COMM1101 Week 2
COMM1101 Week 2 COMM1101
Popular in Cases in Communication
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This 3 page Class Notes was uploaded by Hyejin Kwon on Friday September 9, 2016. The Class Notes belongs to COMM1101 at Cornell University taught by Poppy Mcleod in Fall 2016. Since its upload, it has received 3 views. For similar materials see Cases in Communication in Communication at Cornell University.
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Date Created: 09/09/16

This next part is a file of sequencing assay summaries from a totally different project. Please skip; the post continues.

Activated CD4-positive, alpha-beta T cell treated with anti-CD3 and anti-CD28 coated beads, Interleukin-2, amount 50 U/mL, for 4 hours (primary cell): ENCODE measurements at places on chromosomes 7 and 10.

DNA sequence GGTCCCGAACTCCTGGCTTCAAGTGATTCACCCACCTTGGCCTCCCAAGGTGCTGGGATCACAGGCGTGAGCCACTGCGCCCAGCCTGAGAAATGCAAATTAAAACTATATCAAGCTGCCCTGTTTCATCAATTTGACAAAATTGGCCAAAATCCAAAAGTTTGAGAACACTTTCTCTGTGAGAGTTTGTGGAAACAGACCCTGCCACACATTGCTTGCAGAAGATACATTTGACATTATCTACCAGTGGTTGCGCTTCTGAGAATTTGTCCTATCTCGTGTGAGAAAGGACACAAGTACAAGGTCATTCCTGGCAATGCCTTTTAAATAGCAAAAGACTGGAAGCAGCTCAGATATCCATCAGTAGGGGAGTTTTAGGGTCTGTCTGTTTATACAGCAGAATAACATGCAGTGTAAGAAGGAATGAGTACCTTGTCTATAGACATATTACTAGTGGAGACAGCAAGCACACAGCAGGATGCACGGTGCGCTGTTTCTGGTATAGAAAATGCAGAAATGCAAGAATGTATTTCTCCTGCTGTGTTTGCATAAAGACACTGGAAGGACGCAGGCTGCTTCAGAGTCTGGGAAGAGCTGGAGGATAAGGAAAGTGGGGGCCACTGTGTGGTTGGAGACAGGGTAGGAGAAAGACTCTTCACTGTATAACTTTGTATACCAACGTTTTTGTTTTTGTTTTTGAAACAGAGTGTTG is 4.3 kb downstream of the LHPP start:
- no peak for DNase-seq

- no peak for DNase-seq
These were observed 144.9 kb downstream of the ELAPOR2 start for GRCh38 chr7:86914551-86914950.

COMM1101 Lecture 3 - Diff. between a social science and natural science: social science no absolute truth- always right + limitations Communication theory roots - Interdisciplinary science built upon other roots - Communication borrows primarily from 2 theoretical traditions Socio-psychological (from Psychology) + Sociocultural (From sociology – Social theory= Critical theory tradition) - From Socio-psychological tradition, we also have the Cybernetic tradition (Borrows from psychology, computing science, engineering, etc.) - Semiotic Tradition the study of signs and symbols – roots most closely associated w/ linguistic (what are the words we use, what diff. kinds of language do we use to communicate) - Rhetoric tradition try to understand the use of language in order to persuade (comes from field of rhetoric) - Phenomenological Tradition borrows from philosophy (what is the nature of our interpretation of our experience) and lit (how do people interpret narratives, stories, etc.) The Rhetorical Tradition - The art of persuasion through argument and speech Epistemology Think of knowledge as being constructive and interpretive (no knowledge out there that’s set, we create the knowledge. Our knowledge is created throughout our interpretation, what’s the intention and meaning of that speech? There is more to that than merely words) Axiology values are inherent in the argument: Making the speech b/c someone believes what they’re trying to tell you or trying to make someone believe what they’re saying. Belief that humans have a choice – you have the choice to listen to the argument. The context matters in the speech – you have to consider your audience + tailor context to them Practical Theory Speeches are intended to achieve a goal, trying to make something happen. Not merely trying to understand or establish universal law. Specific goal under a specific context The Cybernetic - Focuses on Communication as a complex, interconnected system - Think of Communication as tying people together, focus on channels through which messages flow Nomothetic Theory –Experience, process, Explicit, holism, Certainty - Want to develop a sense of universality - Want our theory to apply to many situations - Not to achieve a goal but to understand + describe - Think that knowledge is objective Epistemology - Knowledge = objective Ontology - Human beings are social - All connected through networks - People affect each other (this is the idea of a system) - Communication produces some effect and that action will ripple through other parts of the system - Can’t be isolated in our communication Axiology - Values don’t really affect our understanding - Not trying to make a position, only trying to describe E.g. The Telephone Game - There is systematic distortion and degradation between input and output of information in a channel - People distort information to fit their expectations the distortions happen in ways that we can predict, they try to turn it into something to make sense to them. There is also loss of info Professor Karl Weick can we reverse the telephone? Can we get groups to reproduce the story? Set out to learn whether the information lost during transmission could be reconstructed - He and his colleagues did a ‘reverse’ telephone game - He gave people the version of the story told by the subsequent person and asked them to ‘correct’ it - B/c distortion is SYSTEMATIC (it is related to people’s belief, culture, etc.) - Thus you can reverse it The Socio-cultural Tradition - How does the social environment affect communication - Do you talk in the same way in class as you do in the dining hall? W/ your parents? Why do we do that? Axiology - These values vary across specific theories Ontology - Context matters it strongly influences behavior + social identity and position - Human experiences are social Epistemology - Knowledge is interpretive: what they believe is true is based on their reading of the social situation arises from empiricism (how do you know you can use slang? It’s not fixed, depends on how people read the situation) Based on evidence that we can observe - Knowledge is constructed and interpretive Nomothetic - They are trying to understand universal principles of how communication is affected by a social fabric The phenomenological Tradition - Interpreting their world through direct personal experience - Experience and knowledge are intertwined Epistemology- Process, experience, explicit, holism, Certainty - How we assign meaning to what those experiences are - Knowledge is interpretation of direct empirical experience - Communication assigns meaning to experience Axiology - Our values shape the way we think of our interpretation - Values Shape our act of interpretation - Values shape what is important in what situation - These interpretations happen through our values - They construct meaning from their experience Ontology - Humans construct meaning - Interested in this mutual (back and forth) influence that humans have on their environment and take from their environment - Their individual interpretations come from their own experience - But those experiences are rooted in a social fabric - It is a blending and mutual Practical theory - Although they sound philosophical and abstract - Interested in having an affect and making changes - See how our interpretation makes things different Branch of phenomenological tradition hermeneutics: Interpretation of something simple like a keychain. But it shows our interpretation of our lives – manifestations of our experiences, types of person you are, memories, etc. Our keychain is a kind of text- not merely a keychain but a text to be interpreted. The Semiotic Tradition - Study of symbols and signs - Assigning and interpreting meaning of signs and symbols, through language Epistemology- Process, Explicit, Holism, Experience, Certainty - Construct our knowledge of our analysis of what symbols signify - Knowledge is interpretive Ontology- Context, individualism, Choice, traits/states - Human beings have a choice in creating symbols - Choose to do this, choose to wear this shirt in order to signify that I am a member of this group - Meaning of signs is contextual the same thing that I do in this context means something different in another context Axiology - Values are important in our interpretation of these signs Practical theory - You want to make decisions based on your decisions - This means X that’s why you want to do Y